sample written critique

WRITTEN CRITIQUE STUDY GUIDE | Fine Arts Survey – Visual Arts

• Write in complete sentences and well structured paragraphs to support each point.

• Use specific examples from artwork and apply art vocabulary to the following steps:
  o Description: Artist, title, media, date, subject
  o Analysis: Reinforce interpretation through examples of Elements of Art & Principles of Design  o Interpretation: Mood, symbols (examples), message
  o Evaluation: Is the piece a success? Explain based on aesthetic, technique, craftsmanship, and expression  of an idea

• Be very descriptive and use original adjectives.
  o Examples: MELONCHOLY not SAD; ELATED not HAPPY

                                                                                                          Tony Fitzpatrick, The Devil’s Music 2009
This two dimensional art work was created by the Chicago artist Tony Fitzpatrick in 2009 and is titled The Devil’s Music. The imagery in this mixed media piece is very graphic, set against a black background in a vertical format. There is a border around the entire piece made of collaged paper, inside of which are small diamond symbols, framing buildings and organic shapes. The center of the piece also features large orange text that says ‘No. 9’.

The symbolism in this piece is first communicated through the words and numbers in the composition, reading ‘No. 9’. This number suggests that the piece is the ninth of the series, or perhaps the address of the building shown on the bottom portion of the composition. Fitzpatrick’s arrangement symbolizes organized chaos with scattered graphics in a variety of sizes, shapes, and colors. Each graphic is evenly spaced and rarely overlaps in perfect harmony. The border is straight like a perfectly fit puzzle giving a sense of control, while the bright colors visually pop off the page representing life and energy.

The contrast in this picture showcases the vibrant color of each graphic against a black background. This difference creates a sense of energy along with the variety of shapes and sizes in the work. The text ‘No. 9’ is an area of emphasis, or a focal point, in this composition. The color of the text is orange and is repeated in other imagery around the border to better unify the piece through repetition, or rhythm.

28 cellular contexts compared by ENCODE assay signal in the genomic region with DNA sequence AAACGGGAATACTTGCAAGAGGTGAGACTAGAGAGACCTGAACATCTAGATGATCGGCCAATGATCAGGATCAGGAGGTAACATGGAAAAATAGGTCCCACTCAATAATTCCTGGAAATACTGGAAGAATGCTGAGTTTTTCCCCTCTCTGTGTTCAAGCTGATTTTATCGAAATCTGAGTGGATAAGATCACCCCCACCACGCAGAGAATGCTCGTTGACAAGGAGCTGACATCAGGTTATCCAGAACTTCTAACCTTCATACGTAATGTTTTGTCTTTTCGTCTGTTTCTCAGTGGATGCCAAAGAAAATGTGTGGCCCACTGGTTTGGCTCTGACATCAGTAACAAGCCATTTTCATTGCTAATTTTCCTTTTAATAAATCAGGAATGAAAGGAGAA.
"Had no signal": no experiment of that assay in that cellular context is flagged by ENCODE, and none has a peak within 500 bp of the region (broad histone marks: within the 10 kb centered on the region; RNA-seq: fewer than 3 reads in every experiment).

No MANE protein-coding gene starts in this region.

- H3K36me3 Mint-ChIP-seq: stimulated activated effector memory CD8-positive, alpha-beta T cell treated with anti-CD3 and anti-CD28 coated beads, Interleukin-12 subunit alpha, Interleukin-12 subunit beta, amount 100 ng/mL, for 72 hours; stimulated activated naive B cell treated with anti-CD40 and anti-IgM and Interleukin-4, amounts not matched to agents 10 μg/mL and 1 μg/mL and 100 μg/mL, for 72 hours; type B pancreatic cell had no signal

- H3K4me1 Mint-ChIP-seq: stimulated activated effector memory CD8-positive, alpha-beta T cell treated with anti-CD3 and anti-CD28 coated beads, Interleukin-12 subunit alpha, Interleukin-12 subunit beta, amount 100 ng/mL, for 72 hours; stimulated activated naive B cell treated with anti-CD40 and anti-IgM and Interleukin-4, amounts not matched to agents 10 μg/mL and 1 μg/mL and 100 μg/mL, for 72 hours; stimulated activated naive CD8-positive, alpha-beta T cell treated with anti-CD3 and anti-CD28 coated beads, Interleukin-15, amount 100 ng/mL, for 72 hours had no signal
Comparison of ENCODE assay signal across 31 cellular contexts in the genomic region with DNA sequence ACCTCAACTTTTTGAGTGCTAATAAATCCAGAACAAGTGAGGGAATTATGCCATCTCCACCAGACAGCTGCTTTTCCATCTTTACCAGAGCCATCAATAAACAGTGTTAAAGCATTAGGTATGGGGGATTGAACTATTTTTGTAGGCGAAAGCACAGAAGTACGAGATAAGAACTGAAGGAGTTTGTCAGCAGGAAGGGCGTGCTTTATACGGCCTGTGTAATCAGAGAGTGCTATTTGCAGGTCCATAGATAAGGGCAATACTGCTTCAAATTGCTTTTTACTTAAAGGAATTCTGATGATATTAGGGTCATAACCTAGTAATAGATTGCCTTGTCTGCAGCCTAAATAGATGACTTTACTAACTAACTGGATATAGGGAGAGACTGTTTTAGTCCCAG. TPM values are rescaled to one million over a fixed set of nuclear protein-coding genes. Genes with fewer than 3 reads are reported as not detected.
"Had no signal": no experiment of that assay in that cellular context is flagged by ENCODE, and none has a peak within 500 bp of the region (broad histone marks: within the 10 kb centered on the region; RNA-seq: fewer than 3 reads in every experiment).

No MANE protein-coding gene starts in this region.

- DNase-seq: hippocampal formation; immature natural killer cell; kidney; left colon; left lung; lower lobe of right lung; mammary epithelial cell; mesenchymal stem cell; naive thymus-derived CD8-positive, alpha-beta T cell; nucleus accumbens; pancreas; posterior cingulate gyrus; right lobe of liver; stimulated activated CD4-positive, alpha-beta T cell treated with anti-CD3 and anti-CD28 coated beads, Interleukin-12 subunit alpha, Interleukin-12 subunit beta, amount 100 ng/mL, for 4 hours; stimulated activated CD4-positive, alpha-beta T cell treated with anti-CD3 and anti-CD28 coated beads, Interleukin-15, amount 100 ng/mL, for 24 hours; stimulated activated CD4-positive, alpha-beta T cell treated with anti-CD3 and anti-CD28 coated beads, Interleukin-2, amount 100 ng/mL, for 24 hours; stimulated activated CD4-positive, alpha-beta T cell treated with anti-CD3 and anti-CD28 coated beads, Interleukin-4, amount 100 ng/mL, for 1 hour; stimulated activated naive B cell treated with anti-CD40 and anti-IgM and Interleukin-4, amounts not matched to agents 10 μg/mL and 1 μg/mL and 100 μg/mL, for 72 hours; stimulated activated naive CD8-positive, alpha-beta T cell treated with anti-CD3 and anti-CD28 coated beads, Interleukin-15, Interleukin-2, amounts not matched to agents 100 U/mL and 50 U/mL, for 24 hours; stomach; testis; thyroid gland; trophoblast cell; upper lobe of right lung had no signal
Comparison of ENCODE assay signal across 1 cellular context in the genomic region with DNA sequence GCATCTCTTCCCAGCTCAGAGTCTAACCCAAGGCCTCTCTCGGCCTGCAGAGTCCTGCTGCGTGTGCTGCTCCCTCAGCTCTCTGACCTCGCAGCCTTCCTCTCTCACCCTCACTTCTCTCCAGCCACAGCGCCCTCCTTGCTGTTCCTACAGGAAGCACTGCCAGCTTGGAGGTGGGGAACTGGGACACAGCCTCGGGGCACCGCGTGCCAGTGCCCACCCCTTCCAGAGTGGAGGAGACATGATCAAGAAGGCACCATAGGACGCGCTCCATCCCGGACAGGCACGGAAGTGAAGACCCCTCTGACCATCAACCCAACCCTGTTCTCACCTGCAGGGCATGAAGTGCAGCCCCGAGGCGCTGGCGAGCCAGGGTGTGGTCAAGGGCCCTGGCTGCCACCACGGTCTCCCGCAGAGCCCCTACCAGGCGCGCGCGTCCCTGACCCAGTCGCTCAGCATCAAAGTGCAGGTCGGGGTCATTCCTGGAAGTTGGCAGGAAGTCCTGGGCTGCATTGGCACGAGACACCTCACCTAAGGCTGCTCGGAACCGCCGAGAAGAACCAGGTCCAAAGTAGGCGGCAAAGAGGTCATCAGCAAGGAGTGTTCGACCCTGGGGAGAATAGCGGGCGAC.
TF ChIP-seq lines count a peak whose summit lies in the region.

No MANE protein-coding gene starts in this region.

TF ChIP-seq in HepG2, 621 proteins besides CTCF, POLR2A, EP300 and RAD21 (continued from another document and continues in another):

I think this piece is a success because I am drawn to the style, or aesthetic, in Tony Fitzpatrick‘s body of work. His style manipulates space, representative of the city lights and energy of New Orleans at night. His craftsmanship is exemplary, showing clean edges on each collaged piece further lending to the organized aesthetic of the mixed media work. The technique uses in layering printed paper against a black background is compelling and reminiscent of a specific time period. Through these strategies, Fitzpatrick communicates a feeling of a busy city with character and life, with references to media and print from the time

New Work by Tony Fitzpatrick

Tony Fitzpatrick has been called a master printmaker, but he's also a poet, actor and inveterate gadabout. And when it comes to gallivanting, his favored stomping grounds are his old hometown of Chicago and his occasional home of New Orleans, where he attunes himself to the poetry of the streets, the scents of his favorite restaurants and the sounds of certain music clubs. A mystic of all things sensate, he poses a triple threat with notes about his collages that are as hypnotic as the graphics themselves. Then there are the poetic texts within the images: hieroglyphic arrangements of memories and observations, or deadpan analogies stacked like tombstones on the peripheries.

  The Devil's Music (pictured) is one of a series of small collages dedicated to the arcane symbolism of the number nine, a digital talisman of eluded limits and lives lived on the edge. Here a tawny "9" shines in a nocturnal sea of symbols, of floating music notes and metallic deco diamonds, of the lassos of cardboard cowboys and dice coming up snake eyes. Vintage high-rise towers and ads for flapper-era cafes vie with the visual cacophony of the city as an unsettling message appears on the margin: "SHE HEARD: ROLLING PIANO JAZZ: AND THE DEVIL SAT DOWN AT HER TABLE." His notes invoke the "greasy laugh" of an old friend who once warned: "Tread lightly, brother, you and me are already on our ninth life ..."

  Queen of Pink Acid is more ominous: an ebony elephant sporting a golden crown and a party dress with crimson hearts over her breasts. An electric mauve "No. 9" shimmers before her as bouquets of daisies and the detached arms of antebellum damsels float in an ether of skulls and diamonds. Disembodied text implores: "YES BABY, I BEEN TO THE RIVER. NOW TAKE ME TO THE DANCE." And here we enter a cryptic realm where Baudelaire meets Marie Laveau, and where the siren song beckons, but where only those with lives to spare dare tread.

'No. 9: An Artist's Journey: New Work by Tony Fitzpatrick'
Through Oct. 15 AMMO Gallery, 938 Royal St., 301-2584;